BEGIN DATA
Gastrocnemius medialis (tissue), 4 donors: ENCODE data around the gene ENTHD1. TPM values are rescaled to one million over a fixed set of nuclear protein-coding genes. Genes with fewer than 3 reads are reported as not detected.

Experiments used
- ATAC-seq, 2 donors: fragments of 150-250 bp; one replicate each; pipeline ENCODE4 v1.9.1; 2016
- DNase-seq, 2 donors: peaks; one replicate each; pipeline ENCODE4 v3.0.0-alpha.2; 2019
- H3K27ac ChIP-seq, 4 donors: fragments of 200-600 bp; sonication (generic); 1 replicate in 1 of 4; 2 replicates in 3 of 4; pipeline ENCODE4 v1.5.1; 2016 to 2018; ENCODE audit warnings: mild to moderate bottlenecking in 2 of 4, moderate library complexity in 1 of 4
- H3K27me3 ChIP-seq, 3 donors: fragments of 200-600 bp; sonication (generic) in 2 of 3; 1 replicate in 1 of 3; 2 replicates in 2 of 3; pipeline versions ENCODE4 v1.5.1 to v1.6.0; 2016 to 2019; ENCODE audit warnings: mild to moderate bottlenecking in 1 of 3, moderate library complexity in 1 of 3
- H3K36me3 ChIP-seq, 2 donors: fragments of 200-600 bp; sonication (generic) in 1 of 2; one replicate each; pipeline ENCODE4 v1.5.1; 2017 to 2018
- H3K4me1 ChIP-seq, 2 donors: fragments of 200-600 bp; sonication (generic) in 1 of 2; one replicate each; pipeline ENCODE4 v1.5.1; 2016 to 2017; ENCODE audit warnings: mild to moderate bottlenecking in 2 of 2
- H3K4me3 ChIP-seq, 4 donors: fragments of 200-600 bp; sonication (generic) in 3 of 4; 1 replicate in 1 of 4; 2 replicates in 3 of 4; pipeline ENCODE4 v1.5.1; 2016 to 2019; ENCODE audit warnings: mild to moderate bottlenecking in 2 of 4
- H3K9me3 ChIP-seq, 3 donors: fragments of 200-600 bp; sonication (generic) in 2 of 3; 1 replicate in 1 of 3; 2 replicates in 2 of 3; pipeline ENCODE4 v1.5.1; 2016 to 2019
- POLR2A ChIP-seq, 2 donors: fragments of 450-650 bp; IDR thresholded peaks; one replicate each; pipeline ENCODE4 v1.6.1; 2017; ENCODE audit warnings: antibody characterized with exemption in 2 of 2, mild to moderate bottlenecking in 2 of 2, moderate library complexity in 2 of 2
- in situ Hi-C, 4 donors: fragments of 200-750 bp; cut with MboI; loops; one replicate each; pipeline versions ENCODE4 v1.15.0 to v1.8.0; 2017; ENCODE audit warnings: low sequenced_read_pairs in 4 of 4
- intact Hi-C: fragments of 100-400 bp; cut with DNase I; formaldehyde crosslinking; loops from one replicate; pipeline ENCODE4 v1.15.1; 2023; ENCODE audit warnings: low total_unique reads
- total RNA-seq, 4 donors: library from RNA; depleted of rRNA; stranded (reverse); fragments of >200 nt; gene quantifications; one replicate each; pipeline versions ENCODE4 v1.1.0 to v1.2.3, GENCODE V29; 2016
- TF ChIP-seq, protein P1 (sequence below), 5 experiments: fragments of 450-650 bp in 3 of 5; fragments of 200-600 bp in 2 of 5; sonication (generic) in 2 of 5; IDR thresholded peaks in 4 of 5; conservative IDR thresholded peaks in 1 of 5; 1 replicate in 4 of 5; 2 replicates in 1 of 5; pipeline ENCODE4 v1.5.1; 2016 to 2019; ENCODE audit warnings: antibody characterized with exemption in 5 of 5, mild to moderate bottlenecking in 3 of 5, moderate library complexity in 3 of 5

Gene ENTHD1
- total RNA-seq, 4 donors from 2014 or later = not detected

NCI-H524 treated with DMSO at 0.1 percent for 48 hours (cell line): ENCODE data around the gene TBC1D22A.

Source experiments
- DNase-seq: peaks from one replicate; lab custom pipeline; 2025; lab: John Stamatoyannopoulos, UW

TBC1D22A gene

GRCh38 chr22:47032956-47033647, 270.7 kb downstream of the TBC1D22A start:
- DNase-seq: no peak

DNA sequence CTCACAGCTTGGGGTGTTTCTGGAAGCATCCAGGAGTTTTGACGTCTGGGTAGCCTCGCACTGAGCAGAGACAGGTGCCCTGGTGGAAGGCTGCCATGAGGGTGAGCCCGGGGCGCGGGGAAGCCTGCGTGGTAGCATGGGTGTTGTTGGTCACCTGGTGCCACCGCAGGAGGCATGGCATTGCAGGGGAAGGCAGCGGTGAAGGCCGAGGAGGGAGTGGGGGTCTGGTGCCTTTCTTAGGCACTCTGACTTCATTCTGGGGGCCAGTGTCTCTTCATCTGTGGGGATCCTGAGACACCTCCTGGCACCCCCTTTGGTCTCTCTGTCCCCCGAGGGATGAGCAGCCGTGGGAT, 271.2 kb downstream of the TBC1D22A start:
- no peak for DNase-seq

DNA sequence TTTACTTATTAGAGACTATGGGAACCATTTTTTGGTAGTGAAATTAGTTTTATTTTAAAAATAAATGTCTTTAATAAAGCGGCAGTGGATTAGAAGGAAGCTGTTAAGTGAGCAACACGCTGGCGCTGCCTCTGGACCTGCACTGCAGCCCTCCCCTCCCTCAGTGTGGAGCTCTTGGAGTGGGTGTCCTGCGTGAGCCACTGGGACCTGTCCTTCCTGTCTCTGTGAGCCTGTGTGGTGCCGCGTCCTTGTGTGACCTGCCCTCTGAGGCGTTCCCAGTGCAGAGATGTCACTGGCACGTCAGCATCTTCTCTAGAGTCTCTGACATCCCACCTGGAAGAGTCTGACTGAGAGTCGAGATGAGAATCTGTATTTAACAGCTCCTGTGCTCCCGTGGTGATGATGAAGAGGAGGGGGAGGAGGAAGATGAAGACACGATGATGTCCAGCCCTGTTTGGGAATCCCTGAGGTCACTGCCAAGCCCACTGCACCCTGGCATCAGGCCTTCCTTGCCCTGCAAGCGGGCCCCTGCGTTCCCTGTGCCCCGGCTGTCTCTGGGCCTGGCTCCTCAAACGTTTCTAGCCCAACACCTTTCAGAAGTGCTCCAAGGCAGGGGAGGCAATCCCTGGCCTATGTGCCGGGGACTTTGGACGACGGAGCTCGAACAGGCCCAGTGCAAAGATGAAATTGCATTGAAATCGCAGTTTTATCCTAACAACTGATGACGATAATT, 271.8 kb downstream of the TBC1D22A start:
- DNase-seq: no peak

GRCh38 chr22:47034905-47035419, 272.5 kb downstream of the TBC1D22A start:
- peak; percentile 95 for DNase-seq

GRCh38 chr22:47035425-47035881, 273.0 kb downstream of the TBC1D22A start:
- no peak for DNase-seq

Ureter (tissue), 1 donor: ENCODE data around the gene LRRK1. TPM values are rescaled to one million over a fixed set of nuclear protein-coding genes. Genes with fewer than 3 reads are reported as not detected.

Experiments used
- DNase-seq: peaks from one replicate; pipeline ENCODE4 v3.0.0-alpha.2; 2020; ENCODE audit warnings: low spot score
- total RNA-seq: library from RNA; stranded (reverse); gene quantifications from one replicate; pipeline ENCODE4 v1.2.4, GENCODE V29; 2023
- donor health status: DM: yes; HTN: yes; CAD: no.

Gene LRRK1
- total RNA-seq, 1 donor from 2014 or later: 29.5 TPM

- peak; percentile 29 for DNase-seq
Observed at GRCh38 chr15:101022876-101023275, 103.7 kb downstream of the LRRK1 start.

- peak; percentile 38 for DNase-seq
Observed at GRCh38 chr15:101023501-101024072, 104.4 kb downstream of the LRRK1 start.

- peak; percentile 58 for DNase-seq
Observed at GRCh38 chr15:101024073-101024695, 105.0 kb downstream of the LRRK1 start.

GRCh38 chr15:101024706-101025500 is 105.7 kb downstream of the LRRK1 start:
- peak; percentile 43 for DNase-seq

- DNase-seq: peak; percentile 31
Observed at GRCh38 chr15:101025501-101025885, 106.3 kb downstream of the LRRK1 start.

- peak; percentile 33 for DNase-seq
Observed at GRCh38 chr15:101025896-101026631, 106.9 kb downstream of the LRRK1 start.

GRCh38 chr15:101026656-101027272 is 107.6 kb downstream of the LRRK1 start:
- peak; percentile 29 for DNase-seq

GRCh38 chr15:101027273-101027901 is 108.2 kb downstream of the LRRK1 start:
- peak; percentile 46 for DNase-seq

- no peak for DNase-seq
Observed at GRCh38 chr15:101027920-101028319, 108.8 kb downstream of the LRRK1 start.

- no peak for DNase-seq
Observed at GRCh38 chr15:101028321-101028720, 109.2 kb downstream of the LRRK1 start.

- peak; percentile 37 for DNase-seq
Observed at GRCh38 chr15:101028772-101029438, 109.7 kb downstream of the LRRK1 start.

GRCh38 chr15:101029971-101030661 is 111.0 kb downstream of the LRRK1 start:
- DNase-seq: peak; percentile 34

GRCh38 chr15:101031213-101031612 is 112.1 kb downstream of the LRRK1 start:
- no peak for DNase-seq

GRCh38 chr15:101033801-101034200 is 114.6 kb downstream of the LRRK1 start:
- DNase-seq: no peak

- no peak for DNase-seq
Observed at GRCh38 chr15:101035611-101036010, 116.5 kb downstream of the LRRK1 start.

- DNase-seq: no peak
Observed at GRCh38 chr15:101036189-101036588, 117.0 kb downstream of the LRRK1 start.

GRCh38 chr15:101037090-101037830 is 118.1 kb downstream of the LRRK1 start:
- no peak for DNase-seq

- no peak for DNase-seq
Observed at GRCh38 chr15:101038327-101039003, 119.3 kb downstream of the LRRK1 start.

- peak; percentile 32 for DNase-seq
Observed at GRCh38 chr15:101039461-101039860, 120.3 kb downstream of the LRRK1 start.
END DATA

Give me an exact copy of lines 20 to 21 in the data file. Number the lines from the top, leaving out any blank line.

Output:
- DNase-seq: peaks from one replicate; lab custom pipeline; 2025; lab: John Stamatoyannopoulos, UW

TBC1D22A gene